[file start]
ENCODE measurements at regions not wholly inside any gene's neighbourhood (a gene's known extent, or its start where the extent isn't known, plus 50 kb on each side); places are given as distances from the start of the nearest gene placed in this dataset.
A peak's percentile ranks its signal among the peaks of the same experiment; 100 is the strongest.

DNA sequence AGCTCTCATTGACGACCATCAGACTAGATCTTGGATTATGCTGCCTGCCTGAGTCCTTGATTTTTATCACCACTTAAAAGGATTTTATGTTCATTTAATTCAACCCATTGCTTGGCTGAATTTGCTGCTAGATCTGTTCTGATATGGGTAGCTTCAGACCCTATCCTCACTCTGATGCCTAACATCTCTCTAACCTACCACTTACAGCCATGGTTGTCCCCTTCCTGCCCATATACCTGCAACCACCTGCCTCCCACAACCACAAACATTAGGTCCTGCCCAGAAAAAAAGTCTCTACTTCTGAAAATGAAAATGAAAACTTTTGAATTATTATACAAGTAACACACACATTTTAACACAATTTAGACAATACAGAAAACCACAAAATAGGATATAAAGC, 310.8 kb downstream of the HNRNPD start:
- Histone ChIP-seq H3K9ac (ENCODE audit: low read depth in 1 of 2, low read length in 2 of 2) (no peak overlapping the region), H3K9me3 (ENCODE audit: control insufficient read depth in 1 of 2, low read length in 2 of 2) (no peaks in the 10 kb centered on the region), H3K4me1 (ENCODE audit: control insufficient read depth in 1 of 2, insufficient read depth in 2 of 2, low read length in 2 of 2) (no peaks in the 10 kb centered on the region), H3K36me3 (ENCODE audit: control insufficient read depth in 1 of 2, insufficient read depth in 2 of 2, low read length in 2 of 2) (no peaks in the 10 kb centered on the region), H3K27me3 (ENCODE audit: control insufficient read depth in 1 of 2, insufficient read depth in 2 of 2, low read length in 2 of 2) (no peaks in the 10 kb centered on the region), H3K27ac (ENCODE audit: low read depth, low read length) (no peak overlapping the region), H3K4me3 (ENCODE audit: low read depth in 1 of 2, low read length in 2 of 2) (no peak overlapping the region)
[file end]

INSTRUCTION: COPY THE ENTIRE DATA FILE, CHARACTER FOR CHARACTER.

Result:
ENCODE measurements at regions not wholly inside any gene's neighbourhood (a gene's known extent, or its start where the extent isn't known, plus 50 kb on each side); places are given as distances from the start of the nearest gene placed in this dataset.
A peak's percentile ranks its signal among the peaks of the same experiment; 100 is the strongest.

DNA sequence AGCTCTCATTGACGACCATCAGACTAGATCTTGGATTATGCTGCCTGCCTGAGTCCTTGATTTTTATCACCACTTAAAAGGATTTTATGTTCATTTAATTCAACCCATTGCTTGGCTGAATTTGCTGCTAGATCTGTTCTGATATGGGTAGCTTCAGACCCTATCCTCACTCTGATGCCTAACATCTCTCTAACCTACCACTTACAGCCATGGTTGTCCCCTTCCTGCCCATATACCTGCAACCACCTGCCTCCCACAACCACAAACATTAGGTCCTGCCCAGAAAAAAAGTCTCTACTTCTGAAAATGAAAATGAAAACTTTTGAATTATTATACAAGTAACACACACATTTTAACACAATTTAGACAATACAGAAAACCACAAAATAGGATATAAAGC, 310.8 kb downstream of the HNRNPD start:
- Histone ChIP-seq H3K9ac (ENCODE audit: low read depth in 1 of 2, low read length in 2 of 2) (no peak overlapping the region), H3K9me3 (ENCODE audit: control insufficient read depth in 1 of 2, low read length in 2 of 2) (no peaks in the 10 kb centered on the region), H3K4me1 (ENCODE audit: control insufficient read depth in 1 of 2, insufficient read depth in 2 of 2, low read length in 2 of 2) (no peaks in the 10 kb centered on the region), H3K36me3 (ENCODE audit: control insufficient read depth in 1 of 2, insufficient read depth in 2 of 2, low read length in 2 of 2) (no peaks in the 10 kb centered on the region), H3K27me3 (ENCODE audit: control insufficient read depth in 1 of 2, insufficient read depth in 2 of 2, low read length in 2 of 2) (no peaks in the 10 kb centered on the region), H3K27ac (ENCODE audit: low read depth, low read length) (no peak overlapping the region), H3K4me3 (ENCODE audit: low read depth in 1 of 2, low read length in 2 of 2) (no peak overlapping the region)